Jesus treated the sick as part of a social structure that needed to accept that the person had been healed. Lepers had to show themselves to the priest and be certified as clean so they could resume their place in society. (Matthew 8:2-4, Luke 17:12-19) Certain illnesses can relapse (particularly schizophrenia) if the family does not incorporate the person as "healed" but still views them as "sick". Jesus frequently gives instructions to the family or the sick person that initiates a resumption of normality. (Matt 8:14,15; 9:6; Mark 5:43; 10:52, John 11:44).

Even though Jesus had a powerful healing ministry it was not His top priority.

His redemptive work on the cross, the training of the disciples and the proclamation of the good news of the Kingdom were all given a higher priority than healing the multitudes at various times. Healing was an integral part of the whole and a visual and practical demonstration of His message but it was never of ultimate importance. (Mark 6:12,13 then 30-32 ; Luke 4:40-43 ; 9:51).

Jesus saw healing as a manifestation of Divine authority and power.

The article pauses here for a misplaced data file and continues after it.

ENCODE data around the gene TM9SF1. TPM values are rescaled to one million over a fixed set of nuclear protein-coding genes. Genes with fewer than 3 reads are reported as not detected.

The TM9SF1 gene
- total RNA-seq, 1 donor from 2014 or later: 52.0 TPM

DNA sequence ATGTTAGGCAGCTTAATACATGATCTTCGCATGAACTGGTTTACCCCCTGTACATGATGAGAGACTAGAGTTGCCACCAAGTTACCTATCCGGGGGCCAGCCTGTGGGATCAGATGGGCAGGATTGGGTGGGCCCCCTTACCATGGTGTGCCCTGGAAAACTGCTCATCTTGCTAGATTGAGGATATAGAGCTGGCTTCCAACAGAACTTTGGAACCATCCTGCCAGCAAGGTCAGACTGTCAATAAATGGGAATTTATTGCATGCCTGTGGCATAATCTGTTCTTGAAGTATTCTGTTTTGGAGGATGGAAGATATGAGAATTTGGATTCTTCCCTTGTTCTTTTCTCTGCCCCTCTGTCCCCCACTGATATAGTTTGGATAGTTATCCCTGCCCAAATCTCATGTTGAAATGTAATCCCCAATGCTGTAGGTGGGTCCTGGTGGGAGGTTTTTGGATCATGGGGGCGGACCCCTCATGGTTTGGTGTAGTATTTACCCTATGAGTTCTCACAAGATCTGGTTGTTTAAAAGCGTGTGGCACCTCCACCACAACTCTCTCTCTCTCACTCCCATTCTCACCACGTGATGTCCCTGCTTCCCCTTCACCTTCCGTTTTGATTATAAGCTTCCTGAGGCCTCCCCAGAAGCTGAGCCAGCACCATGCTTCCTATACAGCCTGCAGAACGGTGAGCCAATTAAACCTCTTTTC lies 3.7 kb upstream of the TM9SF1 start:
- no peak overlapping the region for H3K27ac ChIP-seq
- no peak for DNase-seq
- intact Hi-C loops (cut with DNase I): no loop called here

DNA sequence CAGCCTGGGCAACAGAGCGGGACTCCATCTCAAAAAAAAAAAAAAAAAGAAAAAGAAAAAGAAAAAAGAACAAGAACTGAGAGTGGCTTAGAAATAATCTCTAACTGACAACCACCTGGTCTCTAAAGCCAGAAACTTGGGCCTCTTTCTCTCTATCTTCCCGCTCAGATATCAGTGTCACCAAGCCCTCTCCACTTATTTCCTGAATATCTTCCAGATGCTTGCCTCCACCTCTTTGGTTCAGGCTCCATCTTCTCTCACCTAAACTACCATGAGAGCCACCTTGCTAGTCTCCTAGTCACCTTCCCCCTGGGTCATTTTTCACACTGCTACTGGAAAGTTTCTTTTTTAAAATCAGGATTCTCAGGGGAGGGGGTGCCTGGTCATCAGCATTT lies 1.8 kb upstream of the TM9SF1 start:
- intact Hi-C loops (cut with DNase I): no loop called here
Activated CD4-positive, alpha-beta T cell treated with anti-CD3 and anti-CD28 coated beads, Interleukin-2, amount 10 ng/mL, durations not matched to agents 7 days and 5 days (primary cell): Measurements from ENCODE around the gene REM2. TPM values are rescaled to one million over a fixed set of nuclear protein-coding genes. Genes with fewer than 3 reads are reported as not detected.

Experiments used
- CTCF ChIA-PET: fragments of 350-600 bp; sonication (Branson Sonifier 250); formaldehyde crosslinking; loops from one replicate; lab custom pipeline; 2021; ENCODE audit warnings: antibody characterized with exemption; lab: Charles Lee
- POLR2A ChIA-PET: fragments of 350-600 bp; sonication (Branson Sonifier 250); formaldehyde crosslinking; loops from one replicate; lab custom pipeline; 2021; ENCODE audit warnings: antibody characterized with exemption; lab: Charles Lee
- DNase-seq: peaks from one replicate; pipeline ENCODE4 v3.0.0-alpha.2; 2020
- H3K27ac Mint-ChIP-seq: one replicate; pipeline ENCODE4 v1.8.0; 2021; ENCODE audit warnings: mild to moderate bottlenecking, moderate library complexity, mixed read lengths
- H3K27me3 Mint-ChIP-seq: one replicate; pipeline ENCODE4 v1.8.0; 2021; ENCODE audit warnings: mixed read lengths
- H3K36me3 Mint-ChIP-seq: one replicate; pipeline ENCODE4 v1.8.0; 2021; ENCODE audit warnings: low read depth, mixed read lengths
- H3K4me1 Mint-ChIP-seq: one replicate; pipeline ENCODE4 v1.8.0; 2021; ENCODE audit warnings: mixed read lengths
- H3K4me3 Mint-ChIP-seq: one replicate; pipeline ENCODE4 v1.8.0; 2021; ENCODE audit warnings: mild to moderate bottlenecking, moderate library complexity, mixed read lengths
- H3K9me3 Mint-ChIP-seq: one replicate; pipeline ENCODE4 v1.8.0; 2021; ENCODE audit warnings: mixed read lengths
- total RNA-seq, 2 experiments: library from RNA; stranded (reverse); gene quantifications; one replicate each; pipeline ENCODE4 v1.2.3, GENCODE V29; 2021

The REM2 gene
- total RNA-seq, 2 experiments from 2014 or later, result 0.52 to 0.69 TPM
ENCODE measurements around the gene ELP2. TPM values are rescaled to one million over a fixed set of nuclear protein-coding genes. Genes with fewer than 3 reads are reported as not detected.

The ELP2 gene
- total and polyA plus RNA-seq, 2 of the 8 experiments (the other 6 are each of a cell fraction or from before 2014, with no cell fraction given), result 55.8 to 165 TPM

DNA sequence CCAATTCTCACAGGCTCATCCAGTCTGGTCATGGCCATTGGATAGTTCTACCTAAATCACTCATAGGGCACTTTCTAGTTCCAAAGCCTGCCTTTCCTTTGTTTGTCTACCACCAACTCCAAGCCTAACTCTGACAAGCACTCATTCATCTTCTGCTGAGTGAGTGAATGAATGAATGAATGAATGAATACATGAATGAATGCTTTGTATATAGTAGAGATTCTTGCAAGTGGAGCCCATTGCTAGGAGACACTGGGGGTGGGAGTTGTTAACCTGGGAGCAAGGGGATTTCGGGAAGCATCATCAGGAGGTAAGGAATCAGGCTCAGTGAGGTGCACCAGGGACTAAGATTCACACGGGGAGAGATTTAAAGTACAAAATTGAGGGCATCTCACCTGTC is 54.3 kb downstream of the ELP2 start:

The original commission to Adam was to 'subdue the earth" to bring about God's order and perfection in Creation. As the last Adam Jesus subdued evil spirits and even illness which represents a serious imperfection in God's created order. To do this He exercised spiritual authority which He also passed on to others.( Matthew 8:9-13, 9:6, 10:1; Mark 3:15, 6:17; Luke 5:17; 6:19, 9:1, 10:19). Healing requires power and authority to flow from God. Sometimes evil spirits can strongly resist this power and a "power encounter" may take place such as that with the Gadarene demoniac in Mark 5. Healing is a miniature exertion of God's restoring power and is a way of "doing His will on earth as it is done in Heaven" - where there will be no more sickness or crying or pain. (Rev 20:1-3)